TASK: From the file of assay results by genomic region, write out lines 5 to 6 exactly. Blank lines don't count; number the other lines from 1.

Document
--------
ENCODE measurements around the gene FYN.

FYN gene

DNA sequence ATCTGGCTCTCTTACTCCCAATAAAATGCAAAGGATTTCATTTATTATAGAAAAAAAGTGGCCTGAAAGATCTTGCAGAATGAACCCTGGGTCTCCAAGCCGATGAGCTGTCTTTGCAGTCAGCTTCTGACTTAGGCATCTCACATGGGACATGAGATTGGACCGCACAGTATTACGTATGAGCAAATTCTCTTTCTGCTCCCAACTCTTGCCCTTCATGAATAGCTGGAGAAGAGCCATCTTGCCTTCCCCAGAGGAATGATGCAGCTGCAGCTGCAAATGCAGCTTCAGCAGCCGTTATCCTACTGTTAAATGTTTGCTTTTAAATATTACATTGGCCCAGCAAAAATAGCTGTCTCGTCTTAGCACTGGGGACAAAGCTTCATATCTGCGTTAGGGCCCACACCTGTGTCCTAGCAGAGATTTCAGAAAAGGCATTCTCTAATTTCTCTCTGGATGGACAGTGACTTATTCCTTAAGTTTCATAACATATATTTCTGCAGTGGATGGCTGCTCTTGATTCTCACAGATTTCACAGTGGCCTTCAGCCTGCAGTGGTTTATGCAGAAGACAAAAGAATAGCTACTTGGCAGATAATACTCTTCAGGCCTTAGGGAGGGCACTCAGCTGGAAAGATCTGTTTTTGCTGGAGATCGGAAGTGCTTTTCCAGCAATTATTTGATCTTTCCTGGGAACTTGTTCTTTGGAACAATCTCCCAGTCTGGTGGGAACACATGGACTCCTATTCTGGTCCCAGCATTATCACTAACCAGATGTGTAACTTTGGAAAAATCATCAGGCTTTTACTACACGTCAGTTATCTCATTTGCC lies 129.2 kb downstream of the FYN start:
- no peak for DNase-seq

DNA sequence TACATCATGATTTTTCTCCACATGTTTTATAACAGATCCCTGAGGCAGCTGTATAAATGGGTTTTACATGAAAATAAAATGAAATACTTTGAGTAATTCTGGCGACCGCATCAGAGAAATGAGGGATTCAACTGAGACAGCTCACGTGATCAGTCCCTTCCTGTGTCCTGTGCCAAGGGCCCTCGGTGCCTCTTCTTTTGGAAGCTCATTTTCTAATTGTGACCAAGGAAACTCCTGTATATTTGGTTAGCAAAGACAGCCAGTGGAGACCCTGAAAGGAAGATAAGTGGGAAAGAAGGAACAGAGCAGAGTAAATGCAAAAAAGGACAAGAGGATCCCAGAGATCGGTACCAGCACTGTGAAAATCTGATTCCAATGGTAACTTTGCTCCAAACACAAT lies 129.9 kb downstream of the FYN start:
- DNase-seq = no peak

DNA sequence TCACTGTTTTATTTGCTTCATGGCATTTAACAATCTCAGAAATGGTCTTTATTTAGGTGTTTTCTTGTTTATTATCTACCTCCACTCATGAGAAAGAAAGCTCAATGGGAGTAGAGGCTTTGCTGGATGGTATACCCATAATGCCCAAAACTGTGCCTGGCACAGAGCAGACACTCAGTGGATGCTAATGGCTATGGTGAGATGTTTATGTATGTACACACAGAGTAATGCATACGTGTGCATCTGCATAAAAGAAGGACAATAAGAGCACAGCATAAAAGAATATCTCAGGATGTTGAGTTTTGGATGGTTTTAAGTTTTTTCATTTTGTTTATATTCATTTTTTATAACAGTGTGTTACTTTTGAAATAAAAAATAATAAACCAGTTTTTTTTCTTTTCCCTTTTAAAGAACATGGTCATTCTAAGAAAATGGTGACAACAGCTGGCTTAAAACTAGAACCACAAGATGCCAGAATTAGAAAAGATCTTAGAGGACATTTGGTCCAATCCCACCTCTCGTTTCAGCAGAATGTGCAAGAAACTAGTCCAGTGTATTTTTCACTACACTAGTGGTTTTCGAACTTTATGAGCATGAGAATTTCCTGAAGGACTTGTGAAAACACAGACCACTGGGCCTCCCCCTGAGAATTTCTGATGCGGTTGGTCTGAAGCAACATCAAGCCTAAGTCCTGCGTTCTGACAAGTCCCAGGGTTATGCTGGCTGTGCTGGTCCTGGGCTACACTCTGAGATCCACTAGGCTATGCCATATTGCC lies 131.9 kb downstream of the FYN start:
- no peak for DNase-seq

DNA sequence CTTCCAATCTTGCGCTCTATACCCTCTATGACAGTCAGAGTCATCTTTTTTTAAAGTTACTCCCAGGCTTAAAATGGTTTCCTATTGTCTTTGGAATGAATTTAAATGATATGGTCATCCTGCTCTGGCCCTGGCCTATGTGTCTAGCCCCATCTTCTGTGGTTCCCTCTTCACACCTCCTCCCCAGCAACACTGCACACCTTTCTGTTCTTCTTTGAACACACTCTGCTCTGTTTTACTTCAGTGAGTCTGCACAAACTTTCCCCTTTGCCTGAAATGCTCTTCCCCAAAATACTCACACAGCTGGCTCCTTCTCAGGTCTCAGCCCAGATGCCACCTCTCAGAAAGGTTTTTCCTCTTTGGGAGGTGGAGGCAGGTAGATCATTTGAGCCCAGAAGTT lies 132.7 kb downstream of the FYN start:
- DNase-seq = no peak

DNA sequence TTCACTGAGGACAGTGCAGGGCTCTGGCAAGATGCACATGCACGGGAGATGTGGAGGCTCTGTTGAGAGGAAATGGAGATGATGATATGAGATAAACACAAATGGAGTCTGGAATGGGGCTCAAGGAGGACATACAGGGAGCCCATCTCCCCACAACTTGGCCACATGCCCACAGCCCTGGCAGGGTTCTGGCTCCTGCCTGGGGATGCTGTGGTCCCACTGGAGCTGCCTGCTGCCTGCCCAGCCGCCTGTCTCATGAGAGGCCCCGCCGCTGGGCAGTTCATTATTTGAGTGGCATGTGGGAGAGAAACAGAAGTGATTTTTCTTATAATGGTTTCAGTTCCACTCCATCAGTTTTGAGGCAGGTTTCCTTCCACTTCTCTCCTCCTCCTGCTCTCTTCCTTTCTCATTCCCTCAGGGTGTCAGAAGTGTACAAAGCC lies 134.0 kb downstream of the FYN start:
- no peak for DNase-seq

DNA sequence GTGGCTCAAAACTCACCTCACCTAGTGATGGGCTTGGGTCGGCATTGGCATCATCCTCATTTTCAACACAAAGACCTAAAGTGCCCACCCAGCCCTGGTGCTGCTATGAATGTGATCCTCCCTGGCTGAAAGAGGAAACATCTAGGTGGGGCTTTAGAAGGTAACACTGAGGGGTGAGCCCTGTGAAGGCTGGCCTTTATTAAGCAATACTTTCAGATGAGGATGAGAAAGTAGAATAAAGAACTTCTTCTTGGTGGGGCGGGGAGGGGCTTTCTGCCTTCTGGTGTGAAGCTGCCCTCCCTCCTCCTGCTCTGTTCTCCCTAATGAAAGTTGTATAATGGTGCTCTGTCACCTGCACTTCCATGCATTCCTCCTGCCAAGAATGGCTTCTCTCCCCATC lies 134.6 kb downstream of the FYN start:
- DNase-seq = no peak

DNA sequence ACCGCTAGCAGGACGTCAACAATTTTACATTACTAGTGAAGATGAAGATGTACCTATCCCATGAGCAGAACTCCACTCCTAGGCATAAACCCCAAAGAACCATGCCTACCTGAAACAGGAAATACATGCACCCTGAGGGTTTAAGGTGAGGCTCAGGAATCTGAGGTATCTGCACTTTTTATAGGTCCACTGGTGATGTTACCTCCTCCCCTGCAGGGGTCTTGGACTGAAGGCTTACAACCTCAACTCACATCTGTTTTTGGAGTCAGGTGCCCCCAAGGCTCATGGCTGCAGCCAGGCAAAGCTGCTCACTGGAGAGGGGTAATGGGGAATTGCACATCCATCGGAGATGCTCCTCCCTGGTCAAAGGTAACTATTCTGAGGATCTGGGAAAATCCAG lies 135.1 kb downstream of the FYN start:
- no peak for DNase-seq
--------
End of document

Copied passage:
DNA sequence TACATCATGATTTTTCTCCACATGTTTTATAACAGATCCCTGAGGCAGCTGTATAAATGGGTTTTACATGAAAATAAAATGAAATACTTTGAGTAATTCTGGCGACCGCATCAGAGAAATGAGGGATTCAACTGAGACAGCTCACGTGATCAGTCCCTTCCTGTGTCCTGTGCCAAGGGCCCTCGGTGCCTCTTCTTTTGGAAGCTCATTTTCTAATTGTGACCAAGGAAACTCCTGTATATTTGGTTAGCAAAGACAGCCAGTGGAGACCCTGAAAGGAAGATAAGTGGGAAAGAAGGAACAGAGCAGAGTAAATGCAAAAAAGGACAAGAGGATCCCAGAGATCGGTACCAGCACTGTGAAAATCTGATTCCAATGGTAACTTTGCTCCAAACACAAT lies 129.9 kb downstream of the FYN start:
- DNase-seq = no peak